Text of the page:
Variscite has occasionally been used as a turquoise imitation. It is very popular among hobbyists as a cabochon material because of the interesting patterns in the Utah material. Variscite mixed with quartz from Ely, Nevada, has been named Amatrix (for American matrix).
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|Crystallography||Orthorhombic. Crystals octahedral and very rare; also massive, crusts. nodules.|
|Colors||Colorless, pale green, dark green, yellowish green, blue-green.|
|Luster||Crystals vitreous; massive waxy to dull.|
|Cleavage||Crystals: good 1 direction: fracture conchoidal; brittle.|
|Stone Sizes||Nodules of variscite may weigh many pounds and have been found up to a diameter of about 24 inches. The material is suitable only for cabochons, but variscite mixed with other phosphates is sometimes cut into spheres or used in decorative displays.|
|Luminescence||Dull green (Lewiston, Utah) or green (Fairfield. Utah) in SW; whitish green in LW from these localities.|
|Spectral||Not diagnostic. Strong line at 6880, weaker line at 6500.|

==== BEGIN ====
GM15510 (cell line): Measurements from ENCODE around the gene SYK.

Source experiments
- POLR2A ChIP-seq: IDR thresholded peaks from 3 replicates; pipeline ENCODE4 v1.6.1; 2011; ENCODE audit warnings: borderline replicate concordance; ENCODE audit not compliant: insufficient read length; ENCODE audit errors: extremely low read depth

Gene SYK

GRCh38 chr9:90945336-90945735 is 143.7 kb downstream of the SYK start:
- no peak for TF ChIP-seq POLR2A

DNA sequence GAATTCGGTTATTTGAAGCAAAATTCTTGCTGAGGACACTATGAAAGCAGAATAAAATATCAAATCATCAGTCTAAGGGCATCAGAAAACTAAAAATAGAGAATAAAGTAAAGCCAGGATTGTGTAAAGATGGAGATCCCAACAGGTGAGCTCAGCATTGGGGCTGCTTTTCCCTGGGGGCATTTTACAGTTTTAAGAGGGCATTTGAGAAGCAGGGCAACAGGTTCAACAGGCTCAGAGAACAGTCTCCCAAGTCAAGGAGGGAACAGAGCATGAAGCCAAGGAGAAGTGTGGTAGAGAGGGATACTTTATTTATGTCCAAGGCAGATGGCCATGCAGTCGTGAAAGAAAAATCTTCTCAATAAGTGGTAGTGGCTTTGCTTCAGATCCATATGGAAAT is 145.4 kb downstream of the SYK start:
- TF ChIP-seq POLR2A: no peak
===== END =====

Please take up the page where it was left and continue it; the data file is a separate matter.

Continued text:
|Formula||AIPO4 · 2H2O.|
VARISCITE Series to Strengite: FePO4 – 2H2O.
Massive: none; fracture splintery to uneven.
Optics: a=1.563; β=1.588; γ= 1.594.
Shadow edge at about 1.56.
Biaxial (-), 2V moderate.
Occurrence: Forms by the action of phosphate-bearing waters on aluminous rocks.
Arkansas; California; Nevada; Arizona; Pennsylvania; Germany; Czechoslovakia: Austria; Queensland. Australia; Brazil; Spain.
Fairfield County, Utah: rich-colored nodules up to 24 inches across mixed with other massive complex phosphates.
Tooele, Utah: massive. rich green nodules, suitable for cutting.
Comments: Variscite has occasionally been used as a turquoise imitation. It is very popular among hobbyists as a cabochon material because of the interesting patterns in the Utah material. Variscite mixed with quartz from Ely, Nevada, has been named Amatrix (for American matrix).
Name: After Variscia, the old name of the Voigtland district in Germany where it was first found.